- Kevin Feasel
- Mala Mahadevan
Notes: Questions and Topics
Azure Active Directory Outage
Shortly before the episode began, Azure had a major outage in its Active Directory service. We used this as a springboard for discussion around what happens when you rely on a cloud service for your company’s infrastructure, but that cloud service goes down. The easiest answer is multi-cloud and cloud/on-premises hybrid scenarios, but those can get expensive and also limit you from some of the benefits of Platform-as-a-Service offerings.
Our next segment was around a server having issues that I was asked to take a look at. The two biggest waits on the server were
SOS_SCHEDULER_YIELD. The knee-jerk reaction when you see
SOS_SCHEDULER_YIELD is to say that it’s a CPU problem, but Paul Randal explains why that is not necessarily the case.
From there, you want to see if the signal wait time is high—the rule of thumb I’ve seen is that if signal waits are more than about 20% of total wait time for
SOS_SCHEDULER_YIELD, then we have a problem where there isn’t enough CPU to go around. In my scenario, signal waits were approximately 99.999% of total waits. So the kneejerk reaction is to blame CPU, the more thoughtful reaction is to investigate further, and the results of the investigation were to blame CPU.
If that’s the case, here are a few of the options potentially available:
- Tune some queries. Look for high-CPU queries, especially ones which run frequently. There are a few of those in my scenario, so every second of CPU you shave off per query call is a second which can go to another query and lessen the waits.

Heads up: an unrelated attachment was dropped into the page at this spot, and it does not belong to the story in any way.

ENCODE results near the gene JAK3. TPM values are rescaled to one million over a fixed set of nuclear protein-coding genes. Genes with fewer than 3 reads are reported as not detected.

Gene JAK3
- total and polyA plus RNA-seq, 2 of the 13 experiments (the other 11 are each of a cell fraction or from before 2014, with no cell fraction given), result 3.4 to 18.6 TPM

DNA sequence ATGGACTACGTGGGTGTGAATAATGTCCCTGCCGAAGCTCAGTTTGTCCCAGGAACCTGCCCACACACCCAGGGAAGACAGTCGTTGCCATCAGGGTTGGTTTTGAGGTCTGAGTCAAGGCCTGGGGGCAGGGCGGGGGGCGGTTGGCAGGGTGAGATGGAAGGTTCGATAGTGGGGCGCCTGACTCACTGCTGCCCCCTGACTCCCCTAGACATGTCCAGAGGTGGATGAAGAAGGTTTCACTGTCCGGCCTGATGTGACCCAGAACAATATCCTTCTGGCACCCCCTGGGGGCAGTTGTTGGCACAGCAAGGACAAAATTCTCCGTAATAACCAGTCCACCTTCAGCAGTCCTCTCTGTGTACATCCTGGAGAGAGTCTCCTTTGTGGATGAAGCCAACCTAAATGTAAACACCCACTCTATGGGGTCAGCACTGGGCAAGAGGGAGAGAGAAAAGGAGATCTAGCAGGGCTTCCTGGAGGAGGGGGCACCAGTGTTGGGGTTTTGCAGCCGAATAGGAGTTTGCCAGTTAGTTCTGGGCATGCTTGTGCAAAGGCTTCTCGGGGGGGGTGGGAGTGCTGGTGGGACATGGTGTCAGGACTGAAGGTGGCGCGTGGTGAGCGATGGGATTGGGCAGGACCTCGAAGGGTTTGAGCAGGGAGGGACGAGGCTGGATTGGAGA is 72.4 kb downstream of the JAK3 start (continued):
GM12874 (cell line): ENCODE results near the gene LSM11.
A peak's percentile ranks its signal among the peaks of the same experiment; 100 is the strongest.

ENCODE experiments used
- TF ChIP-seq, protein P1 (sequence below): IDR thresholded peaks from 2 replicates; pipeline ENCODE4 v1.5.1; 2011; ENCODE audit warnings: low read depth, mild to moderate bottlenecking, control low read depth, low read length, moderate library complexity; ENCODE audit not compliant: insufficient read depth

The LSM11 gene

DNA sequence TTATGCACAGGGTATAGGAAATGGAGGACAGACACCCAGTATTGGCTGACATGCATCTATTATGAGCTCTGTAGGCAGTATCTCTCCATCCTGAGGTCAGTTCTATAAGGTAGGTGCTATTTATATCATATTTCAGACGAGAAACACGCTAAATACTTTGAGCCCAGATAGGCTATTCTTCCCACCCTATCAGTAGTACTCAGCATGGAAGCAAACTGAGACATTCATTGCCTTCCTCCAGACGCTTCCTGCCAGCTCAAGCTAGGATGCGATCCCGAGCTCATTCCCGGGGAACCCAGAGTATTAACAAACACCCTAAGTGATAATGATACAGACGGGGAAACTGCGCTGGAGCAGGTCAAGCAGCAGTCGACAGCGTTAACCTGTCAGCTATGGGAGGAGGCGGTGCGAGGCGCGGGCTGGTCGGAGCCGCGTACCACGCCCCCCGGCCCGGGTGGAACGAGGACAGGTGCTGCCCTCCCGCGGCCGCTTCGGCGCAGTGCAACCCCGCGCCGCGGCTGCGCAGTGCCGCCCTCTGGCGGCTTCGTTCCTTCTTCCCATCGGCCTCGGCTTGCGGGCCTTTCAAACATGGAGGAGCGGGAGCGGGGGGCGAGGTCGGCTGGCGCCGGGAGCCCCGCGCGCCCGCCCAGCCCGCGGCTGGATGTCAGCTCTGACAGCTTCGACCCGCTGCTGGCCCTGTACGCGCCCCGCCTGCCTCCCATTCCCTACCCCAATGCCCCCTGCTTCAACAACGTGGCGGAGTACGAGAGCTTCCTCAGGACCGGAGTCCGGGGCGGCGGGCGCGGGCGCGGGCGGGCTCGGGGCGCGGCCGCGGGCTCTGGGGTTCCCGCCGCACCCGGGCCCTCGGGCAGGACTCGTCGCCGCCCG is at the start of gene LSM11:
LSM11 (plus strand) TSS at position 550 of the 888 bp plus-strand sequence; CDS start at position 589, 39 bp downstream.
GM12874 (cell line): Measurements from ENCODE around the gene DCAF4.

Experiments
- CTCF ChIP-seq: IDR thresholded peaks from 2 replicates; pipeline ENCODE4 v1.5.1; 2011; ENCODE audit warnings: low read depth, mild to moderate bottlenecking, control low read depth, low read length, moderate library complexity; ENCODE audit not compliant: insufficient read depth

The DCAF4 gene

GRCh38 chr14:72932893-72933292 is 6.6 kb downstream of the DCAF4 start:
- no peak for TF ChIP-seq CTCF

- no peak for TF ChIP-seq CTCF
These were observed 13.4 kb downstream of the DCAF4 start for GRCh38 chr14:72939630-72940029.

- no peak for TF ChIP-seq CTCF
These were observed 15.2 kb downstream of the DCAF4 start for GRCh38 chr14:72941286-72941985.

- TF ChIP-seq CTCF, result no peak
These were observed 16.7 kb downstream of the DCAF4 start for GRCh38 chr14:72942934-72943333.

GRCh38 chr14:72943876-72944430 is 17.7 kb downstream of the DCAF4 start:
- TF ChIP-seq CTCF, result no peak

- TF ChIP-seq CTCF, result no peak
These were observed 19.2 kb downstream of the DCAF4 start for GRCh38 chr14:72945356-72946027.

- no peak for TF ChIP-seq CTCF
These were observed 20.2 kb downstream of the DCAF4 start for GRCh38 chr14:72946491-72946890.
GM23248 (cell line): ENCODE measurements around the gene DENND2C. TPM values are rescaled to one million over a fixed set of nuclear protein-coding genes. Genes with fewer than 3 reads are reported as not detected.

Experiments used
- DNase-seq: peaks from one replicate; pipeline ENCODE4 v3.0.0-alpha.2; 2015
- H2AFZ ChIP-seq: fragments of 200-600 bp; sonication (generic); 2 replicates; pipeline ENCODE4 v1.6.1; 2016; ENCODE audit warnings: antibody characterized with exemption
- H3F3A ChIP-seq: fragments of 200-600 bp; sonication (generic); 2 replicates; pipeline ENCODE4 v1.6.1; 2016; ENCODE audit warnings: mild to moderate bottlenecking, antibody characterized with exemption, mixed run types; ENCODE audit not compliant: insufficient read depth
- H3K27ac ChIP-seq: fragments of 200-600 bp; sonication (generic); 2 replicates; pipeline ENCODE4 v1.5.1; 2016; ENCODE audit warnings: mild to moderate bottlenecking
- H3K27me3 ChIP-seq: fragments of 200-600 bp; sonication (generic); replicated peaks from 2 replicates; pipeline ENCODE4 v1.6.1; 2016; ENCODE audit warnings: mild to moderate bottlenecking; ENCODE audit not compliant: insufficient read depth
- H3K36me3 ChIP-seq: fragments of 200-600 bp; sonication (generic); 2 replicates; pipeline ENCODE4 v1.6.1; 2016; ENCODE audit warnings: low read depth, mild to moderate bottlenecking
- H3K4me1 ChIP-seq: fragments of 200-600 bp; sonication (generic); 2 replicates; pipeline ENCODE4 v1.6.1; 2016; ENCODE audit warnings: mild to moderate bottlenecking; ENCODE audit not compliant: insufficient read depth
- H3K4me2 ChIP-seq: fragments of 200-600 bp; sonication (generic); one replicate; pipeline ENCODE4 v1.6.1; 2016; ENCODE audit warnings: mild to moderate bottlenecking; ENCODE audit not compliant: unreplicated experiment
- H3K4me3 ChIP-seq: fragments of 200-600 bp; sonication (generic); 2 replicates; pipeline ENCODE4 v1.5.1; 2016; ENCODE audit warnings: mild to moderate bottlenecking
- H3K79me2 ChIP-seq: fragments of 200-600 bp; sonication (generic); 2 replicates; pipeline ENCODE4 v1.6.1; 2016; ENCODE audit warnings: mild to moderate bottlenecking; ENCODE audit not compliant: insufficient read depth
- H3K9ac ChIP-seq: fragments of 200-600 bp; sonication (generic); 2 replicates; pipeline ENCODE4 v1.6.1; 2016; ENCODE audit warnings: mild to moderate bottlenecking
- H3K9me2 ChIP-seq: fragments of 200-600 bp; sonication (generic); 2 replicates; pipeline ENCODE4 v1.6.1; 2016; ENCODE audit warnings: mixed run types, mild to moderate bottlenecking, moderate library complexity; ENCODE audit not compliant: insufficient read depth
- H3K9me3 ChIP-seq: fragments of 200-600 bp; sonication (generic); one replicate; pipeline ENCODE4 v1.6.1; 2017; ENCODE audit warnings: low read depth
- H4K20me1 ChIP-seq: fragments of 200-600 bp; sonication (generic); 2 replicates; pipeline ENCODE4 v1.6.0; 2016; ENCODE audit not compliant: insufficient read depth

- Drop MAXDOP and cost threshold for parallelism if it is too high. I’m not talking about the knee-jerk reaction of “Parallelism is high, so drop MAXDOP to 1” but if you have 32 cores and your MAXDOP is 32, that probably doesn’t make much sense for an OLTP system. As a warning, though, changing MAXDOP without reviewing poorly-performing queries can lead to bigger problems, as those poorly-performing queries are already struggling with a high value of MAXDOP, so if you reduce .
- Increase CPU cores if you can. If your queries are looking good, it may just be that you have too much load on your server and adding more hardware can be the solution.
SSIS and ADO.NET: A Rant from Someone Not Me
Mala spent far too long working through an issue with multi-subnet failover on Availability Groups and SSIS. We use OLEDB drivers very heavily when working with SSIS, as we appreciate work finishing at a reasonable pace. But the OLEDB drivers installed with SQL Server 2017 don’t include support for multi-subnet failover. But hey, ADO.NET drivers do. So Mala spent a lot of time trying to switch over to that and catalogs some of the issues she ran into.
Furthermore, it turns out that the latest OLEDB driver (installed with SQL Server 2019 and available separately if you don’t have that version of SQL Server) does have support for multi-subnet failover, so we just needed to update drivers.